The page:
The Transforming Impact of Investment, Legacy the Next Generation, How to Leave a Legacy, a legacy for the future, invest in people, chest of coins on a beach

How to Leave a Legacy

A lot of hype among the world’s great names these days revolves around the idea of bequeathing an enduring legacy of accomplishment. We all use the incredible treasure of life in different ways, but to leave a legacy worth passing on, we must invest our time on earth, rather than merely spend it.

When I measure some of our former presidents or football stars against a 101-year-old missionary I knew as Uncle George, I can’t help but think our hero worship is often misplaced. After damaging his knees in the 1926-27 football season ?, he ministered in Chile for 69 years. He planted three churches…after retirement! His patient love for his wife, left deaf and childless following meningitis as a newlywed, shone like a beacon. His example has inspired me more than any politician or quarterback. Now that’s how to leave a legacy.

Or, instead of the pop music icon whose ex-mansion just sold at a 60% discount, I could tell you about Aunt Helen, who worked as a “Rosie the Riveter” during the early years of World War II. Then she joined the Navy, assisted a chaplain, and sang regularly on the radio for the troops overseas.

Later, Helen poured her energies into teaching young women and children and cooking her specialty Mexican burritos for the many hungry visitors in the many homes she and her husband occupied as they shared Jesus throughout South America. Now in her late 90’s, Helen’s infectious laughter and remarkable stories still keep parties lively in the village where she lives. That’s how to leave a legacy.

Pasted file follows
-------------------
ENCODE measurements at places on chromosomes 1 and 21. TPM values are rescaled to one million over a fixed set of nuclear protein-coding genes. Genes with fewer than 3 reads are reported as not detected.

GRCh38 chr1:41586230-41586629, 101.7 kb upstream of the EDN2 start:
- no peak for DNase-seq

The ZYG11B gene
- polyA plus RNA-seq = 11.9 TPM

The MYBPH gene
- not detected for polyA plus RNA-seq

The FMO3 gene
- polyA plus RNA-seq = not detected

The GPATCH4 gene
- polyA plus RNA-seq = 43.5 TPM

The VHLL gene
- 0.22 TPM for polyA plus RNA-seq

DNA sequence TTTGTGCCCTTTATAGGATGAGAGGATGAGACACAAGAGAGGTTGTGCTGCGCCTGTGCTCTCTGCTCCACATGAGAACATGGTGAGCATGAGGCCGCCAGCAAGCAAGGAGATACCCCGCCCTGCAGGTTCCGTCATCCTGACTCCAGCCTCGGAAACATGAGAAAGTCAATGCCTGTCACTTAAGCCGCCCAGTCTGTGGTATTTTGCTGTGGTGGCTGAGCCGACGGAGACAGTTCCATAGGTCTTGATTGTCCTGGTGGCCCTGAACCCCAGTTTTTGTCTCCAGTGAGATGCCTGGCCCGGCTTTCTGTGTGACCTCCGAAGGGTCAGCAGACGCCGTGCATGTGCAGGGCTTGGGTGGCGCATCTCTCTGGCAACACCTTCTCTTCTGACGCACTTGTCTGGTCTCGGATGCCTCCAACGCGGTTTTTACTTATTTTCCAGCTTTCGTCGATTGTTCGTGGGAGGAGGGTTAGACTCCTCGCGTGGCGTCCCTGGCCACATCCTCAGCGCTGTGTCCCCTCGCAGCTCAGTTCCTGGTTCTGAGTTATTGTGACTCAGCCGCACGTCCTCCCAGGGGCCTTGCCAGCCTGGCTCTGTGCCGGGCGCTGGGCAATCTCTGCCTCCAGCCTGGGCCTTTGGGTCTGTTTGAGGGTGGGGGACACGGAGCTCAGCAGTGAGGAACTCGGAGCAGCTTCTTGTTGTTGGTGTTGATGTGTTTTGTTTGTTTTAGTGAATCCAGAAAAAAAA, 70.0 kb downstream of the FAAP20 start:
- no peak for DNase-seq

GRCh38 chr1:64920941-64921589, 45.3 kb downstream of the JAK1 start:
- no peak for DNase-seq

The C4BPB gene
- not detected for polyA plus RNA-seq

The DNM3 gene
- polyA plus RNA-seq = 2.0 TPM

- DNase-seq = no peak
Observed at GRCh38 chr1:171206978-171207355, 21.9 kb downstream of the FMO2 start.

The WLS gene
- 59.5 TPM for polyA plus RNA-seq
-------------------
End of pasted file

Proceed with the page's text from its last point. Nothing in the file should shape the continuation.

So, will we invest or just spend our lives? Minutes, hours, and days make up our years—rooms in the “house of life” we build—“rooms…filled with rare and beautiful treasures” (Prov. 24:4). Here are three of my old friends’ tips on how to fill the rooms of our lives with treasures:

Focus on People

Our main job in this world is to form relationships with others and feed them by prioritizing and treasuring them. Sadly, we often pursue only the friends who bless and benefit us. If only we could each say to the another, like the Apostle Paul, “What I want is not your possessions, but you…” (2 Cor. 12:14).

Which is not to say that we don’t consider ROI—return on investment. But the ROI isn’t always immediate. The lullabies sung to an infant grandson, the hours passed reading picture books and mopping up messes, the dozens of cookies baked…are all long-term investments. Legacy is people, and people take time to grow.

Dear sister, legacy isn’t about saving the world or winning the Nobel Prize. It is about using whatever resources we have at our discretion—and God’s direction—to make a difference in the world and for the next generation. It’s seldom programs and peace initiatives. Sometimes it’s as simple as willingness to become an “adopted” Mom or Auntie to someone, as Helen did for me.

Find your Place